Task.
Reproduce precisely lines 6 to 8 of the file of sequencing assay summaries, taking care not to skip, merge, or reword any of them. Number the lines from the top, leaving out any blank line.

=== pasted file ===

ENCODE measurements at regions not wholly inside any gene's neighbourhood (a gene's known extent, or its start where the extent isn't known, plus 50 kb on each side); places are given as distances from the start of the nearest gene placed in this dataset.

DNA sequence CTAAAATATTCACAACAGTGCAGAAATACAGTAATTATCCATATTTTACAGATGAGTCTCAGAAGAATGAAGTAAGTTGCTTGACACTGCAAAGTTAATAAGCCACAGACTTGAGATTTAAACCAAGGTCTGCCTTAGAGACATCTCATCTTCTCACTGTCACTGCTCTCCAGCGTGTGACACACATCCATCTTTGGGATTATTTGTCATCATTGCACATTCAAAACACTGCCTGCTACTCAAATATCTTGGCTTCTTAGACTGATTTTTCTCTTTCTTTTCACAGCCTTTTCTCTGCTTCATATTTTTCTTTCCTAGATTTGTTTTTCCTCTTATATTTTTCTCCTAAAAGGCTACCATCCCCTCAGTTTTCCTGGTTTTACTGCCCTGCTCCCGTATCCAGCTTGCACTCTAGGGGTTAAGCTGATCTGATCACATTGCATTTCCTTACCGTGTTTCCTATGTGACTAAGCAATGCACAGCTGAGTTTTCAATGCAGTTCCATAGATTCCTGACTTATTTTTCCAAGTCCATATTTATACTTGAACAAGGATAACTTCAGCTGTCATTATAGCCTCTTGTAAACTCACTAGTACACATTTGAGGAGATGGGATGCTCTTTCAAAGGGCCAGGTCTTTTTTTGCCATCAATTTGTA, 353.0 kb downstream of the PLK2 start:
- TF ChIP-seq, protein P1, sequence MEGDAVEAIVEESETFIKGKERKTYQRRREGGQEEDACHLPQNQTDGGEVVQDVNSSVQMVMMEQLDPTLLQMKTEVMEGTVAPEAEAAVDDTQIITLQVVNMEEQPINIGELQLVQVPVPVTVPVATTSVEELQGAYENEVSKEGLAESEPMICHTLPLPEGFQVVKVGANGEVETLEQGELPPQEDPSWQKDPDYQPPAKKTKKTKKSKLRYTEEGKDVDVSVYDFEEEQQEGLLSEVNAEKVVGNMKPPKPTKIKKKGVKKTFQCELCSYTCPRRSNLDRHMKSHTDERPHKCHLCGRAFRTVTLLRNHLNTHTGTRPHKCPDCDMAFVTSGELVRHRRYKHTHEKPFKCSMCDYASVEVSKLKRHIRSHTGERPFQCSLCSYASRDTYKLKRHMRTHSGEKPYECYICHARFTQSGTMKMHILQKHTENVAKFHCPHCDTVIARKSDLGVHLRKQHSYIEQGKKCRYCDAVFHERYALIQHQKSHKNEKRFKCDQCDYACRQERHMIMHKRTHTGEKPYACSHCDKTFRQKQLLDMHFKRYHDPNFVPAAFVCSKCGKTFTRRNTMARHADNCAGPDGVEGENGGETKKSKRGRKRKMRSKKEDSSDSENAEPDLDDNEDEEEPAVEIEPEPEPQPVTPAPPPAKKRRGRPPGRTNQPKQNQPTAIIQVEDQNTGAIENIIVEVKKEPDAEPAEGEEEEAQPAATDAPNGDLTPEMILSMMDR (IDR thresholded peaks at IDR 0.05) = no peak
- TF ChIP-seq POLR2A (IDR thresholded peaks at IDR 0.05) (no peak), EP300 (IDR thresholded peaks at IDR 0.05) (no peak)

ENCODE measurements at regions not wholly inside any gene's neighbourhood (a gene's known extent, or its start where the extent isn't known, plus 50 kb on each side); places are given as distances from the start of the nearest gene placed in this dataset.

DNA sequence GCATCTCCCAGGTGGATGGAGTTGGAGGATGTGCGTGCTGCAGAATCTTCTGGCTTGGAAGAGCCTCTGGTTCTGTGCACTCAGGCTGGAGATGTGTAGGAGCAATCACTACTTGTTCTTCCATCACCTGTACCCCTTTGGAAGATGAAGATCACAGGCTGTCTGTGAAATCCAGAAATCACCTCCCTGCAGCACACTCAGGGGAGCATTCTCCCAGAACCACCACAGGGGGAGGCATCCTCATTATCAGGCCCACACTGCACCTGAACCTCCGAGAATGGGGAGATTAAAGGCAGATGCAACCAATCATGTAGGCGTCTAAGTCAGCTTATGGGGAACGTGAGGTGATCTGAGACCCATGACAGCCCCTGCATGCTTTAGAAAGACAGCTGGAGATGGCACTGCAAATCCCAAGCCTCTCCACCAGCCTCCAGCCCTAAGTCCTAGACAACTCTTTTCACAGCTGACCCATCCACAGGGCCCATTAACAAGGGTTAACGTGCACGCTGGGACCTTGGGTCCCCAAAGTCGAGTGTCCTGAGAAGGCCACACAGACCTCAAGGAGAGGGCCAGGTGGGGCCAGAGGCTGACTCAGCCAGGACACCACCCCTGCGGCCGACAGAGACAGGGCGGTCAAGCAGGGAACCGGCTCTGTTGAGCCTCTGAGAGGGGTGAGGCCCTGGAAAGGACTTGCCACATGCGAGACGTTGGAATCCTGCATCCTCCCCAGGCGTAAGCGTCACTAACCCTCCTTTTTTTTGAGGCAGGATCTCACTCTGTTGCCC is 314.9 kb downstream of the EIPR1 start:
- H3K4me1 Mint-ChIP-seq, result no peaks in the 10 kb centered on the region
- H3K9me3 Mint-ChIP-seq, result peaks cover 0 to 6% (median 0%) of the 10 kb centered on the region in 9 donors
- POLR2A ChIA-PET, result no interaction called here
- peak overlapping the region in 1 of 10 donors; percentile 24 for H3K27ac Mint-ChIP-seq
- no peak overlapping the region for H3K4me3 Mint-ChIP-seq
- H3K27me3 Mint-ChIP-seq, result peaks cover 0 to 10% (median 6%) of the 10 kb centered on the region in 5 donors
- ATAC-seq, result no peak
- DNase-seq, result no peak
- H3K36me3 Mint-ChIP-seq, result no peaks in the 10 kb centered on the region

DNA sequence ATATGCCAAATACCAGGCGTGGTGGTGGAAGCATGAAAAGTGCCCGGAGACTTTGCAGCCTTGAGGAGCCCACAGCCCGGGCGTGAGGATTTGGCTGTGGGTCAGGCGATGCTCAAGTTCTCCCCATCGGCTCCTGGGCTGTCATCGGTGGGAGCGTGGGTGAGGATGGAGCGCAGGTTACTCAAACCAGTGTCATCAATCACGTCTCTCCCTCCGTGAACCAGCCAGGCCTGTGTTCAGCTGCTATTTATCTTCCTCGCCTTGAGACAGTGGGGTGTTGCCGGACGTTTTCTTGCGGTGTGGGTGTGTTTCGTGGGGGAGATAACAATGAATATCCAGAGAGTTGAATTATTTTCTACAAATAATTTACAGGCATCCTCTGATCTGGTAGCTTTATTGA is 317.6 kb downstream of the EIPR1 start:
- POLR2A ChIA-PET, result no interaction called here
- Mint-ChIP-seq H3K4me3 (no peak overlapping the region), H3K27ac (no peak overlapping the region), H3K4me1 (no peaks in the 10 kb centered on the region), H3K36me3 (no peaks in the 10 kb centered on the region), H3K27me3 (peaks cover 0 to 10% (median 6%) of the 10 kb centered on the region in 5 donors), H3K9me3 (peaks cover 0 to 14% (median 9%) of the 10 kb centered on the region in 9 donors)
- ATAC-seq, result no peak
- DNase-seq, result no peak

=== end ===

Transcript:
DNA sequence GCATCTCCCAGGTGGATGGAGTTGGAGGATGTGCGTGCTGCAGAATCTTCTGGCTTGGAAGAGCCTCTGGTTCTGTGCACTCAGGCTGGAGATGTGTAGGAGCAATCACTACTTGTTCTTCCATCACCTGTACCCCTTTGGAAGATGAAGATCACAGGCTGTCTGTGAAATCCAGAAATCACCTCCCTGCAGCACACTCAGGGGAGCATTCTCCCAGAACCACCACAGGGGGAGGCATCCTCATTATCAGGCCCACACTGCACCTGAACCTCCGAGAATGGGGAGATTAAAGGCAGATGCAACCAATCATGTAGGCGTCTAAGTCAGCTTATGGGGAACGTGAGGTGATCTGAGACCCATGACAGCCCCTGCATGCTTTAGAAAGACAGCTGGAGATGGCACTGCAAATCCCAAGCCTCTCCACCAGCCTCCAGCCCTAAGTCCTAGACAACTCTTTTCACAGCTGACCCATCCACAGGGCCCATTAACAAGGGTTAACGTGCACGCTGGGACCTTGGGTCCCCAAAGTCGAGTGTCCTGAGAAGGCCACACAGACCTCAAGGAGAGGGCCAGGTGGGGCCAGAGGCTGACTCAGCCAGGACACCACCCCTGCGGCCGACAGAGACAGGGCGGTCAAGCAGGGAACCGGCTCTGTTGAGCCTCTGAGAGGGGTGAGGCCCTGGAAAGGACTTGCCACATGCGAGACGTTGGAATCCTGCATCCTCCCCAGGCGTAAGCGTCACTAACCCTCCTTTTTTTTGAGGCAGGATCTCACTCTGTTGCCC is 314.9 kb downstream of the EIPR1 start:
- H3K4me1 Mint-ChIP-seq, result no peaks in the 10 kb centered on the region
- H3K9me3 Mint-ChIP-seq, result peaks cover 0 to 6% (median 0%) of the 10 kb centered on the region in 9 donors